As the National Center for Missing & Exploited Children (NCMEC) continues to closely monitor trends in crimes against children, we’ve noticed a clear and disturbing uptick in our CyberTipline reports of online enticement. In the year 2020 alone, we’ve seen the rate of these types of incidents increase up to 97.5% compared to the year prior.
Online Enticement involves an individual communicating with someone believed to be a child via the internet with the intent to commit a sexual offense or abduction. This is a broad category of online exploitation and includes sextortion, in which a child is being groomed to take sexually explicit images and/or ultimately meet face-to-face with someone for sexual purposes, or to engage in a sexual conversation online or, in some instances, to sell/trade the child’s sexual images. This type of victimization takes place across every platform; social media, messaging apps, gaming platforms, etc.
There are multiple reasons why reports of online enticement have gone up in 2020, but one of the most evident is that the safety precautions surrounding the COVID-19 pandemic have moved both children’s and adults’ lives online even more than they already were. Many children have switched to virtual learning and have been spending more time than ever on social media or online gaming in lieu of seeing friends or meeting new people in person. This leaves kids and teens more susceptible to the dangers of the internet.
“Online enticement can happen to any child using the internet,” said Lindsey Olson, executive director of NCMEC’s Exploited Children Division. “Offenders are very effective at grooming children, gaining their trust, isolating them from their parents and then exploiting them. Parents often think that it would ‘never’ happen to their child, but we know that is simply not true.”
When a report comes in to NCMEC’s CyberTipline (the nation’s centralized reporting system for the online exploitation of children) the tip is reviewed, analyzed and made available to presiding law enforcement agencies all over the globe. This system has resulted in the rescue of countless children and the arrests of their abusers. “We take all reports of online enticement very seriously,” said Lindsey.
Common tactics of online enticement:
- Engaging in sexual conversation/role playing as a grooming method, rather than a goal.
- Asking the child for sexually explicit images of themselves or mutually sharing images.
- Developing a rapport through compliments, discussing shared interests or “liking” their online post, also known as grooming.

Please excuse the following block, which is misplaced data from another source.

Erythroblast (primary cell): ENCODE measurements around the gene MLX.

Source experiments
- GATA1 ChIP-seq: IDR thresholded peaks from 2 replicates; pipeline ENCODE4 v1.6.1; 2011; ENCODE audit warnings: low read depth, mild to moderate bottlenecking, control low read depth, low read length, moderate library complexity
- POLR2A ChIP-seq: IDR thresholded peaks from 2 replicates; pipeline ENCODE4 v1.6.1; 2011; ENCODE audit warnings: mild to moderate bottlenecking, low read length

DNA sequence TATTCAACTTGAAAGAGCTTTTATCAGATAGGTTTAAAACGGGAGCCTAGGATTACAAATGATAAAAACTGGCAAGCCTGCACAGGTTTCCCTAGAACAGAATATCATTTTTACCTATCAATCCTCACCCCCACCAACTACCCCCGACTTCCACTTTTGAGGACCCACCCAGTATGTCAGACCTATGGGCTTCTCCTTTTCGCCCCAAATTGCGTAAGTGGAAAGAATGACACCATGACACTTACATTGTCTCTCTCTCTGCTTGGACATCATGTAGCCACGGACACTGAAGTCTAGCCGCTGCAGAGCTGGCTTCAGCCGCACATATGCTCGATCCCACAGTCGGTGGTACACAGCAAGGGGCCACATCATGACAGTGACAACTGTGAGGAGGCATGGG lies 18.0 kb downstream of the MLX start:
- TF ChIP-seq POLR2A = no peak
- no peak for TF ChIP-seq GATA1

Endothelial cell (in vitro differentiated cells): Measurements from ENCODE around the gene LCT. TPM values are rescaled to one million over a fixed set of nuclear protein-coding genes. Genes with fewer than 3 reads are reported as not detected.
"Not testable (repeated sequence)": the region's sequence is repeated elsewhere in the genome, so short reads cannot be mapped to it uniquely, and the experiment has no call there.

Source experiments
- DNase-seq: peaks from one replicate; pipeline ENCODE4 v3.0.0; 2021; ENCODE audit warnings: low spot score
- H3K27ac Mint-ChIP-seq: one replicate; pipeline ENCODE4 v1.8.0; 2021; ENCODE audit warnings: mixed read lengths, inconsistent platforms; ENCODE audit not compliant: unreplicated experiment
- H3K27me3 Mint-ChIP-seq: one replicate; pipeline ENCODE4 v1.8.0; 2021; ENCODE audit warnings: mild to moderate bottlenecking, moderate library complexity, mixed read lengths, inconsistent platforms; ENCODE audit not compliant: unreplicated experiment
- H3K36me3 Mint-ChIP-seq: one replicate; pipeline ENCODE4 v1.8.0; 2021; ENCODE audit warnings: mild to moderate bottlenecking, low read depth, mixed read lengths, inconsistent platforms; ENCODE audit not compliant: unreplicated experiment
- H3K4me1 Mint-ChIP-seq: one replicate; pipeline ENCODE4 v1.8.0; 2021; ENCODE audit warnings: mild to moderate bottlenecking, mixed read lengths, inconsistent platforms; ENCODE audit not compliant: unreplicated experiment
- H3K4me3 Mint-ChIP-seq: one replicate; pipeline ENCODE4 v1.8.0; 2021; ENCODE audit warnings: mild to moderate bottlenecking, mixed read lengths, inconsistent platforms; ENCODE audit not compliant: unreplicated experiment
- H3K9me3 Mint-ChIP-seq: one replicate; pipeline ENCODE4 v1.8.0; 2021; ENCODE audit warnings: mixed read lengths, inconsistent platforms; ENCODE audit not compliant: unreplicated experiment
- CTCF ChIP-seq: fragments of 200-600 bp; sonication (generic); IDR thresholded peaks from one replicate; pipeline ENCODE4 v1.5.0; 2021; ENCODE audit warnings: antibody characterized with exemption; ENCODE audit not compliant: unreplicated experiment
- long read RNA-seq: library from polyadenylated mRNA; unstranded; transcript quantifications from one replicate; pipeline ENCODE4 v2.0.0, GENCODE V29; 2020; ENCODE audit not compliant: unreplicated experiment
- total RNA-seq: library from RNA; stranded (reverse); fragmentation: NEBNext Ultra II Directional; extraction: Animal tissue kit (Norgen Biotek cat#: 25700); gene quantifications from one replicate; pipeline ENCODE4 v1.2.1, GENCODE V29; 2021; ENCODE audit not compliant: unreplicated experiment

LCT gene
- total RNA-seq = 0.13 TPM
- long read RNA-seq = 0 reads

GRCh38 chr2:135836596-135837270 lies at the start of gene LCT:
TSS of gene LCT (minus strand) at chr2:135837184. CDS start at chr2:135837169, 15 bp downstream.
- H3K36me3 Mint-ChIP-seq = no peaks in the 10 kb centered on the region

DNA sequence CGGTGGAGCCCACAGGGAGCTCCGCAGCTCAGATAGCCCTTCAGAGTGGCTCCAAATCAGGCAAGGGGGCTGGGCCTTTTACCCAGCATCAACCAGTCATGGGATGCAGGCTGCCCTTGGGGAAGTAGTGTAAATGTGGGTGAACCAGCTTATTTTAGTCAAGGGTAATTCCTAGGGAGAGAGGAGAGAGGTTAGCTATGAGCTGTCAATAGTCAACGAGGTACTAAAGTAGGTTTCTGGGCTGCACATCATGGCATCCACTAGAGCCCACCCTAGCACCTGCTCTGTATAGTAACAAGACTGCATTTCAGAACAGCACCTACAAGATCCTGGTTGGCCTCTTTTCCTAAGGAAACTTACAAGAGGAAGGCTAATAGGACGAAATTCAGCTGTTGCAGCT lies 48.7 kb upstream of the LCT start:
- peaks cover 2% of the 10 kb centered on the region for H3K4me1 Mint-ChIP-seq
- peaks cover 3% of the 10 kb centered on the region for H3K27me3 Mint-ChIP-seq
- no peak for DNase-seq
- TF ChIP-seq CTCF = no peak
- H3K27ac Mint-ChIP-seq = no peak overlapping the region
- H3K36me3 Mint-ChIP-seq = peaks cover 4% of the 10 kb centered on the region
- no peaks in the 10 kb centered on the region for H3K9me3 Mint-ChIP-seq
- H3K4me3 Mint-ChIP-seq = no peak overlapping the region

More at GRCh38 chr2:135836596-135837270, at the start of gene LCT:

- Sending or offering sexually explicit images of themselves.
- Pretending to be younger.
- Offering an incentive such as a gift card, alcohol, drugs, lodging, transportation or food.
The recent numbers make it clear: there has never been a more important time to educate the children in your life about staying safe online.
“The best thing you can do to protect your child online is to be involved in their online life,” said Susan Kennedy, Prevention program manager at NCMEC. “Ask about what they are doing online and take a genuine interest. Provide guidance but try not to be overly punitive or judgmental. Offenders are able to take advantage of children when their activities are secret. This happens often when children are not comfortable or even afraid to go to adults in their lives when something is happening online, especially when they feel that they have done things they regret or know they shouldn’t have done.”
Fortunately, NCMEC has a collection of data-informed prevention resources for parents and children of all ages where they can learn more about how to stay safe and prevent online enticement. And for children 10 and younger, NCMEC’s very own animated series, “Into the Cloud,” teaches children useful tips and tricks for staying safe online. Catch up on season one for free and stay tuned for the launch of season 2, coming soon.
If you have experienced online enticement, know that you are not alone. Along with prevention resources, NCMEC provides help and support to those who have experienced this crime. Learn more here. You can also email email@example.com or call 877-446-2632 to be connected to someone for emotional support.
NCMEC also has the tools to help you remove explicit content that appears online. Click here to learn more.
If you or someone you know has been enticed online, you are urged to report it to NCMEC’s CyberTipline at https://www.missingkids.org/gethelpnow/cybertipline, or call our hotline at 1-800-THE-LOST, that’s 1-800-843-5678.